“beloved rock band” aka the Afghan Whigs return on Jimmy Fallon
So being able to step through doors and into a studio and see the recombined Afghan Whigs standing there was like walking through the doors of the Emerald City. Everyone looks good; everyone looks well. You would recognize them if you saw them walking down the street, even if the heads are now salt-and-pepper; they would just look like you and your friends. The energy was clear and palpable; these are people who are connected to each other. This isn’t a big payday (although I’m sure it’s not small, and they’re more than entitled to it), so I wasn’t worried that they’d get together if they didn’t genuinely want to be there, but the tangible proof was heartwarming to see.
Dave Rosser, Cully and Rick (Nelson) were all there as well, along with two other string players, which I was not expecting. I will be honest that I was a tiny bit sad that the Roots were nowhere in evidence because this just seems like a match made in heaven; this was removed a few minutes later when ?uestlove strolled in, afro tamed by cornrows, red hoodie on. He shook hands with everyone individually, with especially recognition (it seemed) from Rosser and Dulli. Everyone except David Rosser was bundled up because it was freezing in that studio. Greg had a sweater on, everyone else had a jacket or long sleeves of some sort.
I sat through the thrilling experience that was checking the input for each instrument (I didn’t care if I had to sit through them tuning the drums) and then they did their first take of “See And Don’t See,” which I more or less expected. I love the cover and it makes so much sense but live it is, as usual with AW, another animal all together, and with the addition of ?uestlove on drums (Cully playing percussion), it killed. Greg is not playing guitar, and I love that he knows when to not fucking play guitar, he is confident enough as a frontman to not need the crutch when it’s not necessary.
They ran through it once, and then Greg and ?uestlove talked about what he wanted him to do. They ran through it again and Greg stopped it to give more direction to ?uestlove about what kind of rhythm he wanted. Of course he got it in half a second, Greg nodding and moving to the beat. There was a third runthrough, and a final discussion of cues, where to come in on the song, before Greg suggesting they take it one more time through the passage in question.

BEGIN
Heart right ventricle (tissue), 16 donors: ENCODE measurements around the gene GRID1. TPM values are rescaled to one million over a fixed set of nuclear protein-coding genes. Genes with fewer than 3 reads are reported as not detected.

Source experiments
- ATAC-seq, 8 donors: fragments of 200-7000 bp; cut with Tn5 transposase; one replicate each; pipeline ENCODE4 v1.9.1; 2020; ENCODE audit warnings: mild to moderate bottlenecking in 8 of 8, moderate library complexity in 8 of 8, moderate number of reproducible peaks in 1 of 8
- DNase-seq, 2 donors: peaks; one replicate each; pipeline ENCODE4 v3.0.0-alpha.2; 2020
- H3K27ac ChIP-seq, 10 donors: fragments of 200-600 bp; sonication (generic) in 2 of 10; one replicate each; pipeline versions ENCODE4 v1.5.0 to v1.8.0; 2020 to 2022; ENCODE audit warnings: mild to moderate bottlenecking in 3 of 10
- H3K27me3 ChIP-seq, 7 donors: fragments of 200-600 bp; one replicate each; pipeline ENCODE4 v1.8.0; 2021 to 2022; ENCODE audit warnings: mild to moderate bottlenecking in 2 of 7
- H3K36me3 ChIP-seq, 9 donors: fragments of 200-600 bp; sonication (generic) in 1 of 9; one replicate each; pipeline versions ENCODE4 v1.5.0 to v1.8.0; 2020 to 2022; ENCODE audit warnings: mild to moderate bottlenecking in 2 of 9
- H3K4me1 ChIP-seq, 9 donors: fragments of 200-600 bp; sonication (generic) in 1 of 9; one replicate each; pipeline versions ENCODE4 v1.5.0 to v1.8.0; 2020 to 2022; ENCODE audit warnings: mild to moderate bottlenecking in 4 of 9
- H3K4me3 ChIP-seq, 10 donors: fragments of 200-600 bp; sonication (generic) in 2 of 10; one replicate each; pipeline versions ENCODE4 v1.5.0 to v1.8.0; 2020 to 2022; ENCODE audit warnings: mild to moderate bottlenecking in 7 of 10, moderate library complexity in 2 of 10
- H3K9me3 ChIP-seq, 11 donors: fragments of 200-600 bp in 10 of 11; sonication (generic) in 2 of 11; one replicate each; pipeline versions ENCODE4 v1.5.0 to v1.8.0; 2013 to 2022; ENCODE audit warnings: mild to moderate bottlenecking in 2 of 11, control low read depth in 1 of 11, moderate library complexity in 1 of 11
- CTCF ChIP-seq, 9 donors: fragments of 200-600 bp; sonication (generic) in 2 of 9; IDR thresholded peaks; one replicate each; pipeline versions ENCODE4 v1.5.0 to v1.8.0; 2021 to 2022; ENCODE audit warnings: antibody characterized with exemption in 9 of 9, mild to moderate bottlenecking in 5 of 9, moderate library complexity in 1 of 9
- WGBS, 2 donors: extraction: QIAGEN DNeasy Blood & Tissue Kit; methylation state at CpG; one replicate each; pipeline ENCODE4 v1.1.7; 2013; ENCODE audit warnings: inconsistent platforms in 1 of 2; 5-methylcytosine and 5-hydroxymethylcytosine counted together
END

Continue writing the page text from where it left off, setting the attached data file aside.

I love this stuff. I love watching band leaders lead their bands. I dig being a fly on the wall in the artistic process. You never get to see this kind of stuff, and the process, the interaction, the putting things together fascinates me. I care about process and the unspoken and the intangible. I could have watched them run through one song 15 times and never gotten bored.
During the runthroughs, they started to have a producer sit at the desk and do what will be Jimmy’s introduction, which used the phrase “beloved rock band”. I was touched by that because it is so true, truer than other possible descriptors, and more important than most of them.
Rick McCollum is someone I haven’t seen in over 10 years, and I would say something like “it was good to see him” but you know, I don’t know him. But I have missed seeing him play guitar and he didn’t have a huge role in “See and Don’t See.” I know, we are all older and I don’t expect him to be the fluid, shimmying Rick of days gone by but it is there, as I would discover when they moved on to the next song. I knew there were going to be two songs because when I arrived, Greg was playing with the guitar I refer to as “Big Black” (yes, that’s a Neil Young reference); it disappeared before they started playing and I hoped it would return. During the runthroughs of “See and Don’t See” there was the occasional reference to “the rock song” and I was hoping that meant what I hoped it meant.
Sure enough, once the Fallon crew had indicated they were good with the take and ?uestlove felt comfortable and departed, Greg’s guitar arrived. I couldn’t even begin to guess what the other song was going to be, no idea where they would start, what would be the first song of Afghan Whigs Opening Day 2012, and without the smallest musical cue they careened straight into “I’m Her Slave,” like they had never stopped playing it, like they had been playing it regularly over the past 10 years. I was listening to some older Whigs shows after the past few weeks and last night especially, wondering and worrying if it would be like I remembered, if it would be real and true enough to be more than nostalgia, if it would stand on its own merit enough. I should know better than to doubt Greg Dulli, because the band roared forward in fifth gear, no holds barred, a finely tuned machine and the tour hasn’t even started yet.
That sound, that guitar wall, as usual it roared straight into my chest and made me catch my breath. It was old but it was new and fresh and loud and magnificent. I remembered to start breathing at one point. I was glad to be far enough away and hiding behind the lights.
And lest you think it was all drama, the other Whigs-ian element that I wondered about, between takes and during one small break the guys were laughing and jamming: the O’Jays (“For The Love Of Money”), Lynyrd Skynyrd (“That Smell,) and – led by Curley, natch – Led Zeppelin (“Ten Years Gone”). I am not exactly expecting Greg to start referencing Madonna lyrics during “Turn On The Water” as in ye olden days but If they were a hits-playing machine and played it straight they wouldn’t be the Afghan Whigs.
Tomorrow, Bowery Ballroom, the main event.
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